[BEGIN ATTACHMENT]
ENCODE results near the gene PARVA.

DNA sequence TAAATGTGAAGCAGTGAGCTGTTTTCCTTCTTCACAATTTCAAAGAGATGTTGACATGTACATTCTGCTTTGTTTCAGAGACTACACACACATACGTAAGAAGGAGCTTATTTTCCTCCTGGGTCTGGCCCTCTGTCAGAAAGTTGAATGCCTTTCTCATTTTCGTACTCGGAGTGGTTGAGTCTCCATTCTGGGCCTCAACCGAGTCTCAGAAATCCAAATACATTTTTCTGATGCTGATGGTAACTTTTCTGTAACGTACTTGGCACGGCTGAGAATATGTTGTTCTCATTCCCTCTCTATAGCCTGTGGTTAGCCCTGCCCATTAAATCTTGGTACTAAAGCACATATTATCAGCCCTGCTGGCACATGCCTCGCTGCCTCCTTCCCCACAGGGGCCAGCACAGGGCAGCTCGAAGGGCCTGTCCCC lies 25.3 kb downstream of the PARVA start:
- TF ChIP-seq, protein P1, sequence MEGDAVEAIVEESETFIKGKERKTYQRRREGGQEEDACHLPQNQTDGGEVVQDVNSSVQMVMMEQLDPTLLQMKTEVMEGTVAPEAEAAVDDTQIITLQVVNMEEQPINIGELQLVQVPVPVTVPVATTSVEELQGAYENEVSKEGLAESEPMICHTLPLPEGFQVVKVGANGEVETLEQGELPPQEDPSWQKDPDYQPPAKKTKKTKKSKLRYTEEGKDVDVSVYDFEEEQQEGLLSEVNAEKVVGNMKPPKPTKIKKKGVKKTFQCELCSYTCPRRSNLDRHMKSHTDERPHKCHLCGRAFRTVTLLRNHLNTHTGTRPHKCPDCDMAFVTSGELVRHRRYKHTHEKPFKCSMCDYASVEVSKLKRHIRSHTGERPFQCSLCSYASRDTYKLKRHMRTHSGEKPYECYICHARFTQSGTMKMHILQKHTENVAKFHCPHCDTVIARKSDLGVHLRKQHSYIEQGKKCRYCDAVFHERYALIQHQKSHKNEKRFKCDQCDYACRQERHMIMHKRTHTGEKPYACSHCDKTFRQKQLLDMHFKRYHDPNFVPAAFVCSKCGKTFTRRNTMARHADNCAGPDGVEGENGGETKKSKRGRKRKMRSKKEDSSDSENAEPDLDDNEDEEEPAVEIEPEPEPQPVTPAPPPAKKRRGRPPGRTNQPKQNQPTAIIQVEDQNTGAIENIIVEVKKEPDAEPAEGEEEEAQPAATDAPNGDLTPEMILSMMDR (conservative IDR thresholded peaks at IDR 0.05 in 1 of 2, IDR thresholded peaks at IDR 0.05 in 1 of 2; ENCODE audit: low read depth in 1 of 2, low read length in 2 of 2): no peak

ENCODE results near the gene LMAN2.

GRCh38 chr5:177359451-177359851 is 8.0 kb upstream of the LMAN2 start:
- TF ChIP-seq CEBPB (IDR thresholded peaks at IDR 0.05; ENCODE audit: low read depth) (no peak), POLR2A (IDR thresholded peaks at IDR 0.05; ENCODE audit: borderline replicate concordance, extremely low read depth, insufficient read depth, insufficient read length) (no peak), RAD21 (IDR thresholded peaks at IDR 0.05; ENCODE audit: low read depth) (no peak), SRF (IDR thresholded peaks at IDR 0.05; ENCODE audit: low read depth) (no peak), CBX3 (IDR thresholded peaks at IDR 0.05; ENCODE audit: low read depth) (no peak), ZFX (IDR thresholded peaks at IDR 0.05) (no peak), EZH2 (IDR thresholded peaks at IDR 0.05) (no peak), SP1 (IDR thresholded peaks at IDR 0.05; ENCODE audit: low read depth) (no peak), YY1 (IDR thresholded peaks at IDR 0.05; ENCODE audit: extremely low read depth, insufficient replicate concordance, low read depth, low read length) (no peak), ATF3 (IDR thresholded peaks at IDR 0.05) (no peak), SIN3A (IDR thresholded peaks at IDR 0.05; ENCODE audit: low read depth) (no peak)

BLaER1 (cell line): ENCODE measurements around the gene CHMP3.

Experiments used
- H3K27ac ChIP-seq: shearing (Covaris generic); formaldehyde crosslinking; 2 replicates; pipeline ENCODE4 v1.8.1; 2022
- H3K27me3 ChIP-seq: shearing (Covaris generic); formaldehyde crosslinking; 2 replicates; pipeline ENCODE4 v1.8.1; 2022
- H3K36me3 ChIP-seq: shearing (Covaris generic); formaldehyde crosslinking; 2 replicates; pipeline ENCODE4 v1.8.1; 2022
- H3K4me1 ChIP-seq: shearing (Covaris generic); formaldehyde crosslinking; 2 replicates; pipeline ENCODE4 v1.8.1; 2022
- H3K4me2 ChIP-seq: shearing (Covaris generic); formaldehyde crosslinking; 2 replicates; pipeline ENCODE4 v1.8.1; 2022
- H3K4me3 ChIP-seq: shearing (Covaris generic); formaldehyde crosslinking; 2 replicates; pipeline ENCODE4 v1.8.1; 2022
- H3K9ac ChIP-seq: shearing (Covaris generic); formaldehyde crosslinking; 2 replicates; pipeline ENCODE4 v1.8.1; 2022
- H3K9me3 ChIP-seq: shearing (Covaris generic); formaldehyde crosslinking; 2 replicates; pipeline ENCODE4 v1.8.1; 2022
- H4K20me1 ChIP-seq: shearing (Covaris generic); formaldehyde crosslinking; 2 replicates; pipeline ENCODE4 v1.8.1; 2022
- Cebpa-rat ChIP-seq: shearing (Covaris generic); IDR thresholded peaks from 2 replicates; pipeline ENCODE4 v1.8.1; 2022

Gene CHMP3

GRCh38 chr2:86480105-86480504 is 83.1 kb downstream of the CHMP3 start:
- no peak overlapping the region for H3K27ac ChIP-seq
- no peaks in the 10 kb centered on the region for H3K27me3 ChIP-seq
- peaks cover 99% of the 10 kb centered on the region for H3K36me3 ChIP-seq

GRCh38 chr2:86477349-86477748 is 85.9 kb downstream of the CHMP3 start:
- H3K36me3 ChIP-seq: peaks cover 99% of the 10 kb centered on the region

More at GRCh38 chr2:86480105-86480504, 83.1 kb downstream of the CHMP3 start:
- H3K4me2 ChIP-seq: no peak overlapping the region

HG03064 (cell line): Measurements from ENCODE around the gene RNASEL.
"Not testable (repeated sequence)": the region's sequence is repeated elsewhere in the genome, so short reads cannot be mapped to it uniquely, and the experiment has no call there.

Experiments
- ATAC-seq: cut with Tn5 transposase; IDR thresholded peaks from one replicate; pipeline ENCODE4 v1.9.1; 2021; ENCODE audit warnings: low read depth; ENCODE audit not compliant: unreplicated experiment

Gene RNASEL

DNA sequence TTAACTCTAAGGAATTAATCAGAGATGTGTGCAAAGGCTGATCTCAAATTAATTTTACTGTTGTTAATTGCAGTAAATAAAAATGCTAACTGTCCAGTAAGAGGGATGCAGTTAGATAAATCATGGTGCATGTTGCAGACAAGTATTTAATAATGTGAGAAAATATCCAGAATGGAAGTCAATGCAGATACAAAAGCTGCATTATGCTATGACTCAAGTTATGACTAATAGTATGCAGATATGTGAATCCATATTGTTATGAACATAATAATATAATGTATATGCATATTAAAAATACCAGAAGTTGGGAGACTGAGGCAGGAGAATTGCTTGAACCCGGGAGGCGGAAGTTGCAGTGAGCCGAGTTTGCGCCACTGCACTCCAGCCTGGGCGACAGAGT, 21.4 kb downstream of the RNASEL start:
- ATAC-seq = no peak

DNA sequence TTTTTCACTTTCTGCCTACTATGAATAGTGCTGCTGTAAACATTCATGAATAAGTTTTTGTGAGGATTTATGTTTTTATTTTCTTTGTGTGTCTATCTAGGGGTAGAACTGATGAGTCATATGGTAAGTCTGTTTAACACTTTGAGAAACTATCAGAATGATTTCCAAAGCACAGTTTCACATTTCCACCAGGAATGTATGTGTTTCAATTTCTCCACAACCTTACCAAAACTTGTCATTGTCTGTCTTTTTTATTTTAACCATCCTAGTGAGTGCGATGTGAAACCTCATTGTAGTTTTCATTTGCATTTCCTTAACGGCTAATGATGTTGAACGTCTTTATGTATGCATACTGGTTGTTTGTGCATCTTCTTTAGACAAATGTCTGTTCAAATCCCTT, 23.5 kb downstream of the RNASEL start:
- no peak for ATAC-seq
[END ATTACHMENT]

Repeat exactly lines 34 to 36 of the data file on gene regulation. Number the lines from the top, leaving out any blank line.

- ATAC-seq = no peak

DNA sequence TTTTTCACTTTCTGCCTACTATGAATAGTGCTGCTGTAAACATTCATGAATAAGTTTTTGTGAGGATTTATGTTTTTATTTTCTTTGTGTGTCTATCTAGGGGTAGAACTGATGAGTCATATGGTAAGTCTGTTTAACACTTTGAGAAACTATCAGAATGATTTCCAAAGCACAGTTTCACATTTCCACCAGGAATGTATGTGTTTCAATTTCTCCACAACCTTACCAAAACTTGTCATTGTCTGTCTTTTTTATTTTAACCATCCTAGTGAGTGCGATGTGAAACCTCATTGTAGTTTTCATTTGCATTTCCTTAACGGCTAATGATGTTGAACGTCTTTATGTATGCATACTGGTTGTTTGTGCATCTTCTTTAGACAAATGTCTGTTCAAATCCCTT, 23.5 kb downstream of the RNASEL start:
- no peak for ATAC-seq